Jon Udell's latest article entitled "The Social Life of XML" is a lucid reminder of the potential contextual capabilities of XML in a document context verses a payload context (e.g., web services), and a refreshing overview of XML from a usage, rather than technical or grammatical perspective.
Some extracts from the article follow.
Of course I agreed with all the reasons the panel thought XML was important: for web services, for interprocess communication, and for business process automation. But I also thought XML was important for a whole different set of reasons that weren't on the conference's agenda. I thought XML was important for end-user applications, for human communication, and for personal productivity.
The really important thing, it seems to me, is the way the XML document can become a shared construct, a tangible thing that processes and people can pass around and interact with.
Documents, including the purchase order and the messages related to it, aren't just passive carriers of information. They're the warp on which we weave a socially constructed reality. Somehow, we need to find ways to connect that reality to the workflow and process orchestration systems now being invented.
Weblogs are arguably the best examples we have of XML connecting people to other people in information-rich contexts. But while the glue that holds the weblog universe together is an XML application called RSS, it's really only a thin wrapper of metadata around otherwise opaque content.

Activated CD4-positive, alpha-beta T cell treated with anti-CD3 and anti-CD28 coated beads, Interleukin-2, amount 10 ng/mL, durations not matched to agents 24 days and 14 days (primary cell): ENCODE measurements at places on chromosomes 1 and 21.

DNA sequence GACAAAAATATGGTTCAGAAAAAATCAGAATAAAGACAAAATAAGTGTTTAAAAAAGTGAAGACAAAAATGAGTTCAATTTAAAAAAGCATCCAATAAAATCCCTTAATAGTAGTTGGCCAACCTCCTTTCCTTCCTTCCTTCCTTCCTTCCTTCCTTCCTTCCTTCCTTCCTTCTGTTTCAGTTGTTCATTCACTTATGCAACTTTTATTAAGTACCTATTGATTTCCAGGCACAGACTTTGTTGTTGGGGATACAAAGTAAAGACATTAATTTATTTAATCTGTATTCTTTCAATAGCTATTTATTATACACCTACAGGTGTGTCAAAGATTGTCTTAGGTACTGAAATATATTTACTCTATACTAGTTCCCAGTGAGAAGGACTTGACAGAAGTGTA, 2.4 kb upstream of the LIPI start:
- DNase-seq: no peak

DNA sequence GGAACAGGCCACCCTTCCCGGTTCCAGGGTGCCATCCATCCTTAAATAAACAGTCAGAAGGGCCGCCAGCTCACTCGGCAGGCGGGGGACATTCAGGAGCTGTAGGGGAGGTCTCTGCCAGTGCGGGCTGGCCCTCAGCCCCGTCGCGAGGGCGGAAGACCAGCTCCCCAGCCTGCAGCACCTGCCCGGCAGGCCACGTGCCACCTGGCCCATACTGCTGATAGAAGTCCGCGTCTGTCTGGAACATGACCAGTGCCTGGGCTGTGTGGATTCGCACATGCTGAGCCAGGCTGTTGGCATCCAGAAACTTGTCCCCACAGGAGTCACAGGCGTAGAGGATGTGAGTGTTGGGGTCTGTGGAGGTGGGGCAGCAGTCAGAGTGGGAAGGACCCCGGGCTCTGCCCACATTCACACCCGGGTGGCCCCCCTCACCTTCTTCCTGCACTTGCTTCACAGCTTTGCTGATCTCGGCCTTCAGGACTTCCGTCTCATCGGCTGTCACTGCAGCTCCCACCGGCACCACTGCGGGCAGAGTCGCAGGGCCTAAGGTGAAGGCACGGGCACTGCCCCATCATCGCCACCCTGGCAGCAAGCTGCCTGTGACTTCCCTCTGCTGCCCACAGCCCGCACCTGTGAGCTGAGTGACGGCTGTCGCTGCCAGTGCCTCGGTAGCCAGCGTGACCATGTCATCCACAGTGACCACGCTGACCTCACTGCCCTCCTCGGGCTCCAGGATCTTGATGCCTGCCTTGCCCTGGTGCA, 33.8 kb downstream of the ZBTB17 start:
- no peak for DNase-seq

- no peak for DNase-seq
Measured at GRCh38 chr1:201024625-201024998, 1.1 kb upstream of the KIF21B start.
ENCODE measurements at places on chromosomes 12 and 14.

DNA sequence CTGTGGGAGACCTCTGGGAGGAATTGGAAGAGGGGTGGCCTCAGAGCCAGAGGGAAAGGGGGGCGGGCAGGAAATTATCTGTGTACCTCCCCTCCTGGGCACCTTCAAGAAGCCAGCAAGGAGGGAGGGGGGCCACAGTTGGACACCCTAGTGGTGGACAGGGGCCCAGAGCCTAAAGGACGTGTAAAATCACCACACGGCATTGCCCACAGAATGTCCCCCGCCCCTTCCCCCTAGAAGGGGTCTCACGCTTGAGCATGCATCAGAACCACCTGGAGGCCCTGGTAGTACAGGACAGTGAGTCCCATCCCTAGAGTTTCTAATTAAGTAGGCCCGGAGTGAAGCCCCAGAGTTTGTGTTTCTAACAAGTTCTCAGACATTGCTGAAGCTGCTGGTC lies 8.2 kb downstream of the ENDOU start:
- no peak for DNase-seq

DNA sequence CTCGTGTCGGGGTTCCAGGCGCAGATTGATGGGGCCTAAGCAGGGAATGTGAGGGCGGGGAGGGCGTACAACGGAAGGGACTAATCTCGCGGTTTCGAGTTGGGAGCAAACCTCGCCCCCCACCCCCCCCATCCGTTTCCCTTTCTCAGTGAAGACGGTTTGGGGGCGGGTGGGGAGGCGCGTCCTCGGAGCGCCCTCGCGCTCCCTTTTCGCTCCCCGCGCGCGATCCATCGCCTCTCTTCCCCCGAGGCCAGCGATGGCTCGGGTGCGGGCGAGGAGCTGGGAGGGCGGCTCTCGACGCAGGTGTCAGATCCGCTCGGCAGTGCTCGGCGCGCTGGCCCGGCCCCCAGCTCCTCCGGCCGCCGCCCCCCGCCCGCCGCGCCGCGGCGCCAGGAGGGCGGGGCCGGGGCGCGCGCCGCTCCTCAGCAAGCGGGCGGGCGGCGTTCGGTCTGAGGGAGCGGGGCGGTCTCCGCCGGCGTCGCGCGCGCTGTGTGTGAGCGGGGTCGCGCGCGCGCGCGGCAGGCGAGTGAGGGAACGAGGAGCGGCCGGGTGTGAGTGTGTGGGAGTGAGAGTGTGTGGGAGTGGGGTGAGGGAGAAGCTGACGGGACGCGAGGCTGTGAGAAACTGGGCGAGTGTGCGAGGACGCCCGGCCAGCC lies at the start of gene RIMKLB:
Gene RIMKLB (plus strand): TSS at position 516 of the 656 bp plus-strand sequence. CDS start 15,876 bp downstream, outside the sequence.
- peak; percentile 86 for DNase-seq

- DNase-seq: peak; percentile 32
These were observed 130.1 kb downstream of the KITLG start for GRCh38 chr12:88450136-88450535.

Back in 2001, at that other convention I mentioned, somebody asked Tim Bray when XML would replace HTML on the Web. Here was his answer:
Nobody thought for a microsecond that HTML would be replaced, and I don't think HTML will be replaced in my lifetime. It is the single most successful document format ever devised for delivering information electronically to humans. The population of computer users has voted for it overwhelmingly. I like it, I use it, I can't see why you'd want to stop using it.
I completely agree. And since we are going to keep on using HTML, it behooves us to find smarter and better ways to use it. XHTML is one of those smarter and better ways.
Here's another idea. The emerging web services network is radically open -- not only because the messages exchanged on that network are XML, but also because the services are connected using pipelines. We can inject intermediaries into those pipelines; the intermediaries can observe and act on the messages. So we can acquire a lot of useful context, and can implement useful policy, by reading and writing what goes by on the wire. Read
. Read more by Jon Udell